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ABOUT GERMAN WINE GRAPES

About German Wine-- Table of Contents 

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Riesling: The most important of the grape varieties grown in Germany. Produces wines ranging from bone dry to unctuous and formidably concentrated. Many would call this the world’s premier white wine grape, and the German expression of it the world's standard.
Silvaner: Dry neutral wines are produced from this low yielding grapes. One of the varieties that benefits most from a drier style of wine making.
Müller-Thurgau: A wine whose heritage has long been thought to be Riesling and Silvaner but now is believed to be a cross between two Riesling clones. As Hugh Johnson put it: 'Should be banned from all the top vineyards'.
Ruländer: Known as the Pinot Gris or Tokay d'Alsace in France. Robust and flavorful, produces heavyweight wines from the south of Germany.
Scheurebe: Probably the most successful Riesling and Silvaner cross. A  "love it or leave it" varietal.
Weissburgunder: The Pinot Blanc of France. Seems to be making some strides although it still tends to produce a rather dull wine.
Gewürztraminer: Spicy, aromatic and distinctive. You either love or hate this grape. The non-lovers should be encouraged to try a Gewürz from the Pfalz or Baden as they are not quite so 'distinctive' as the classic wines of Alsace.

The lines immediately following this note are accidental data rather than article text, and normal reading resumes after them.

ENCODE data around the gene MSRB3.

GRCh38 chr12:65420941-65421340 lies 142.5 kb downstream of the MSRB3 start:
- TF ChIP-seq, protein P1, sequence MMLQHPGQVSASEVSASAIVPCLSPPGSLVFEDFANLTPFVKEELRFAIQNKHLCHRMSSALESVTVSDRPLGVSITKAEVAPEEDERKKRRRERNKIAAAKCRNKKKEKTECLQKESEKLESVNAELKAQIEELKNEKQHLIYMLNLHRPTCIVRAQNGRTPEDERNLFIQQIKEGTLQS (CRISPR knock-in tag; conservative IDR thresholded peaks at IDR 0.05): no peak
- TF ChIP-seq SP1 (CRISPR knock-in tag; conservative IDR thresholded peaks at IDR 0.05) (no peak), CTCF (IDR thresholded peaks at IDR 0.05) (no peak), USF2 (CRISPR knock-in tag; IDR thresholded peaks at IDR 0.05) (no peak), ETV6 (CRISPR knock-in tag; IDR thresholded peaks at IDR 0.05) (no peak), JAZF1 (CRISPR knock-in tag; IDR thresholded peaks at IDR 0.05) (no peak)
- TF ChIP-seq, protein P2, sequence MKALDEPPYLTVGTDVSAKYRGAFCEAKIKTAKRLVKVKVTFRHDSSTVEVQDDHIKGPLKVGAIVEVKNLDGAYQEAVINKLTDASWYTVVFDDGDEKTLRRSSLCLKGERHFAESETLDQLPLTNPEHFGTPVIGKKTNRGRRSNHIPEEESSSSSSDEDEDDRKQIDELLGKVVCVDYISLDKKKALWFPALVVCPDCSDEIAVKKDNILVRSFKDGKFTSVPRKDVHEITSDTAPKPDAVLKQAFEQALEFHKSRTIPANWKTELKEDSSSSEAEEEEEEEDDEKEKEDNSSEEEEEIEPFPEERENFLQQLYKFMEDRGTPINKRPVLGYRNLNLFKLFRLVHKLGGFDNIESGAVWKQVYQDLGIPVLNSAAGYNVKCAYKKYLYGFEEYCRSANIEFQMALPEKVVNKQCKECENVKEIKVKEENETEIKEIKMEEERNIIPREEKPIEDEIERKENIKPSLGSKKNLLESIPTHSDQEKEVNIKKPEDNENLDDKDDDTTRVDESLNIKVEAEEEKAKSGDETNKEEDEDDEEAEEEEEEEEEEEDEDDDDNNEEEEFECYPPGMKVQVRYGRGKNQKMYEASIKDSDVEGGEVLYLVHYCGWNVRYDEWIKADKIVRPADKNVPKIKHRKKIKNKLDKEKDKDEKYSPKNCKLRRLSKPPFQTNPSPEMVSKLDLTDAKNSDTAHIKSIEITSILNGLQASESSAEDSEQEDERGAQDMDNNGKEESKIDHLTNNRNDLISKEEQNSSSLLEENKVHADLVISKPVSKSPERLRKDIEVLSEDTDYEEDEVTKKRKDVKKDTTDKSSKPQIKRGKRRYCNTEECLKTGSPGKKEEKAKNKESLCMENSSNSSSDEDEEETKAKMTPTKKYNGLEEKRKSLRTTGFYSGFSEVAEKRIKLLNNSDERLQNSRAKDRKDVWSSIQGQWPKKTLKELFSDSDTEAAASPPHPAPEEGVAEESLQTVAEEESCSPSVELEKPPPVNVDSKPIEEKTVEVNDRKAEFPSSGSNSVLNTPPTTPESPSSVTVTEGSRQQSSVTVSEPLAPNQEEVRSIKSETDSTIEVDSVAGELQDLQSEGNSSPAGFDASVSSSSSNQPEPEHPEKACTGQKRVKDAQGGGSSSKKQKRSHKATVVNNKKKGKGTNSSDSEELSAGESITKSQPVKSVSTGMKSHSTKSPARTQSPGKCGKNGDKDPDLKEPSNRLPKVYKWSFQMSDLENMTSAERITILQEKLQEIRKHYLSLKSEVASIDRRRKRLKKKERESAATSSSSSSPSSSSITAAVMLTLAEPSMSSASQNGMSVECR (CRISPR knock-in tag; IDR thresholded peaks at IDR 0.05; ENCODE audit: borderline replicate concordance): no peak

Kerner: A modern precocious (early ripening) variety often used to improve the chances of producing wines with a higher must weight. A cross between Trollinger and Riesling
Spätburgunder: The Pinot Noir of France. Produces light pale wines as vinification in oak is sufficient to lose the Qualitätswein ranking. Has received more attention from importers, growers and the public over the last few years.
Dornfelder: The 'new' red wine of Germany. Has an extraordinary depth of colour yet a fresh and fruity, almost Beaujolais-like, taste. Fashionable and hence difficult to find.
Trollinger: A speciality of Württemberg. Late ripening an hence can be problematic in cool years.
Lemberger: Another red variety found predominantly in Württemberg. Probably not missed much elsewhere.
Portugieser: Nothing to do with Portugal as it probably originates from the Danube valley in Austria. Light wine that is easy drinking.

 

 

 

 



 

 

 

 

 

 


 

 

 

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